Mr. Kaepernick’s protest and his willingness to sacrifice a professional career ought to be more than merely symbolic. Indeed, merely symbolic actions tend to delay rather than to accelerate the required changes they seek to promote. With respect to racism and xenophobia and misogyny, change require a coming together rather than a drifting apart and those changes can neither be imposed nor legislated, they cannot be attained by fictionalizing history or by deceptive journalism, they cannot be attained by ridiculing those who need to be converted. They can only be attained when empathy replaces apathy and when transparent, honest and competent leadership replaces the snake pit of oligarchic elites who rule and ruin us all now, whether we are black, white, Asian, Hispanic, male or female. And that won’t happen as long as members of diverse ethnic, racial, religious and other societal groups continue to be deluded into voting as a block without holding their leaders accountable for failing to meet commitments essential to us all in attaining justice, equity, equality and a real opportunity to not only pursue but attain happiness. It won’t happen unless we rededicate ourselves with the courage of Muhammad Ali to the vision of Martin Luther King, Jr.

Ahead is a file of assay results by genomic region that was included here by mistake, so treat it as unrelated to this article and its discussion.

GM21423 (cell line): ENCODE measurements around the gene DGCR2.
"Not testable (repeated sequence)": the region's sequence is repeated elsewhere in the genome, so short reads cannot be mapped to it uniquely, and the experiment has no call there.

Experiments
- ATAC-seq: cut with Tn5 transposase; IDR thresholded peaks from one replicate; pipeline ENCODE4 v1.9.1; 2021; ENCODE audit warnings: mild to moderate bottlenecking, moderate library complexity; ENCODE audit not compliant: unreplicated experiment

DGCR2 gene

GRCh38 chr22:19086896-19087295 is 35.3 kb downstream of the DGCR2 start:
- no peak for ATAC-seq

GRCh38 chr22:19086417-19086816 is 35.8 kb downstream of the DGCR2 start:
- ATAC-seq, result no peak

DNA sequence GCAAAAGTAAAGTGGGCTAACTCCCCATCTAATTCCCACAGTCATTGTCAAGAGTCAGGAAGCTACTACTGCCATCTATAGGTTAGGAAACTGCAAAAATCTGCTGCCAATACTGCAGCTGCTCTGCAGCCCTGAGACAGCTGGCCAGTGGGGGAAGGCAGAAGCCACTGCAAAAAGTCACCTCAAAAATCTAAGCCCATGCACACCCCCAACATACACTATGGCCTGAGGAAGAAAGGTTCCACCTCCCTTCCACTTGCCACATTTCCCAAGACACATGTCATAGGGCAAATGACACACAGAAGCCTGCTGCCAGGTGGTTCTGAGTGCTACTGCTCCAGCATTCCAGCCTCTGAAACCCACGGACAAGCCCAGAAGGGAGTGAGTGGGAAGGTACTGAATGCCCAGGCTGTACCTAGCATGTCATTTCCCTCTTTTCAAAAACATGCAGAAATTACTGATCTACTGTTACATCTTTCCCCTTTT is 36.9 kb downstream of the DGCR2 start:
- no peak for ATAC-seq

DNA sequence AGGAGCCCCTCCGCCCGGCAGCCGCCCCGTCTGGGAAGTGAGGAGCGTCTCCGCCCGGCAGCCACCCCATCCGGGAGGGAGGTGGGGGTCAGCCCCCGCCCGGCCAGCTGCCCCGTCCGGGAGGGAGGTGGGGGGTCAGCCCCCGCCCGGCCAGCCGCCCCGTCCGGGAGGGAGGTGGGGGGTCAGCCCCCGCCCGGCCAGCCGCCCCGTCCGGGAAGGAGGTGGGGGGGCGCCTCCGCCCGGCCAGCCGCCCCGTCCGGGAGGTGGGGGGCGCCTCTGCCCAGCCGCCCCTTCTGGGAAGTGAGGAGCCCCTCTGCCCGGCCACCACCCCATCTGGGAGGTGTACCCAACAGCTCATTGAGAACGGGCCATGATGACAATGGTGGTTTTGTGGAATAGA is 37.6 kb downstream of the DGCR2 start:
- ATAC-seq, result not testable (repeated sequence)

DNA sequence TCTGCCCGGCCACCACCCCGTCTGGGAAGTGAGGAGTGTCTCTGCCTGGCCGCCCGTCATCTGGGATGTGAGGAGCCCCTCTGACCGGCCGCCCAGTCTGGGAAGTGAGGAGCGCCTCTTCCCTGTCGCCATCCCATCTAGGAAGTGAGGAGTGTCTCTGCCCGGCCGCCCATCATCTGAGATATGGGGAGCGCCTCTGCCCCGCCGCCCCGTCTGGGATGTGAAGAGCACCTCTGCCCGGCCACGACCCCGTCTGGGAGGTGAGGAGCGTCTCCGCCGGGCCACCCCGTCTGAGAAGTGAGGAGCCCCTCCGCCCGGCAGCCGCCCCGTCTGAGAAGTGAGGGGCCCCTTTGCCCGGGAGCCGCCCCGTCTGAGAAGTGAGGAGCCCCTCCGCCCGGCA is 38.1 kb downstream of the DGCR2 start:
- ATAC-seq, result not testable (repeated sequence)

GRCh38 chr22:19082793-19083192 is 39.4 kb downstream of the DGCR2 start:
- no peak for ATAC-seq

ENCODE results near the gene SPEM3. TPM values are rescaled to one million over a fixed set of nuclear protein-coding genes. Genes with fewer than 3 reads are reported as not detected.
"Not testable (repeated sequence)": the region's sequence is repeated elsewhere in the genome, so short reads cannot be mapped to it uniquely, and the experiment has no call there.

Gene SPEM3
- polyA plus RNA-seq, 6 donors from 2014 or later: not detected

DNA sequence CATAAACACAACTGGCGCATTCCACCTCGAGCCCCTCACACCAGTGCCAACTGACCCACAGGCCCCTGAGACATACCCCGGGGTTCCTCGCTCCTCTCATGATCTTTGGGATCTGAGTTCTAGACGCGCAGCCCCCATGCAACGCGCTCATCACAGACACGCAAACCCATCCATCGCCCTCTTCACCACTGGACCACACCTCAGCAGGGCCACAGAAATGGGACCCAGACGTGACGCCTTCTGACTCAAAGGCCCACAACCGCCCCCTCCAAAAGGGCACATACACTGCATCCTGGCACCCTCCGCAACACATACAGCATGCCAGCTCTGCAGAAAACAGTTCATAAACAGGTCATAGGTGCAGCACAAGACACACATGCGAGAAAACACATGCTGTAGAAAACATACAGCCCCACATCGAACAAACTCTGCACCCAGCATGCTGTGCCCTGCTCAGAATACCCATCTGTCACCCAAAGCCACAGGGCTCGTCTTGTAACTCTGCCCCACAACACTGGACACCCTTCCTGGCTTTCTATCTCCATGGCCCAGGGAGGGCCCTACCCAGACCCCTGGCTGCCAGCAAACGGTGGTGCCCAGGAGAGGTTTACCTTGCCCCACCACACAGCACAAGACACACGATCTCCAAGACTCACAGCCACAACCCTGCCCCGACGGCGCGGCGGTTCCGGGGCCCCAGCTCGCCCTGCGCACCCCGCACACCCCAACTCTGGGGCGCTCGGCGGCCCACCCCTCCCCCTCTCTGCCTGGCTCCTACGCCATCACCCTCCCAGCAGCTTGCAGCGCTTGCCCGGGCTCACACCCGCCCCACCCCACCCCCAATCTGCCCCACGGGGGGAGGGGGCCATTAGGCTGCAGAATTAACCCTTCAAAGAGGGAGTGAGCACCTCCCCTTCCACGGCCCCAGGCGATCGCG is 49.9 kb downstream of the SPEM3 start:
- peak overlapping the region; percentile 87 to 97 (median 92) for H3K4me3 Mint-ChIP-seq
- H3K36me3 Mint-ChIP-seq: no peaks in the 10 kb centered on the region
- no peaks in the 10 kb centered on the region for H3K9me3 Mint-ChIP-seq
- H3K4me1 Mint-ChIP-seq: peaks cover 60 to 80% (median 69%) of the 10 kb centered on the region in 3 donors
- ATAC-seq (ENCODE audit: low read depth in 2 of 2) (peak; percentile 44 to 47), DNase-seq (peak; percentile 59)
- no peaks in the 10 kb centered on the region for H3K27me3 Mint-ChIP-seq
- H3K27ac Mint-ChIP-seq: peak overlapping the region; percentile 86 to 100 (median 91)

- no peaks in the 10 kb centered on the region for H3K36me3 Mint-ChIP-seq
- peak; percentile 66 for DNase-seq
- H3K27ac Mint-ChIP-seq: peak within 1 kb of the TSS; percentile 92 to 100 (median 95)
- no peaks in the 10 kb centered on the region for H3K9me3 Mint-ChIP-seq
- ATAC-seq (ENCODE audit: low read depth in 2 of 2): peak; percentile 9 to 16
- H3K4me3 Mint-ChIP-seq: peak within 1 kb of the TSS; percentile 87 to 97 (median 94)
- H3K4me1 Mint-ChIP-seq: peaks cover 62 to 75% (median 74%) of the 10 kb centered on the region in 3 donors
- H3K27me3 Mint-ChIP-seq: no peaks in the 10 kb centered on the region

Something to seriously consider as we head father and farther away from Dr. King’s dream.
© Guillermo Calvo Mahé; Manizales, 2022; all rights reserved. Please feel free to share with appropriate attribution.
Guillermo (“Bill”) Calvo Mahé (a sometime poet) is a writer, political commentator and academic currently residing in the Republic of Colombia (although he has primarily lived in the United States of America of which he is also a citizen). Until 2017 he chaired the political science, government and international relations programs at the Universidad Autónoma de Manizales. He is currently a strategic analyst employed by Qest Consulting Group, Inc. He has academic degrees in political science (the Citadel), law (St. John’s University), international legal studies (New York University) and translation and linguistic studies (the University of Florida’s Center for Latin American Studies). He can be contacted at firstname.lastname@example.org and much of his writing is available through his blog at http://www.guillermocalvo.com.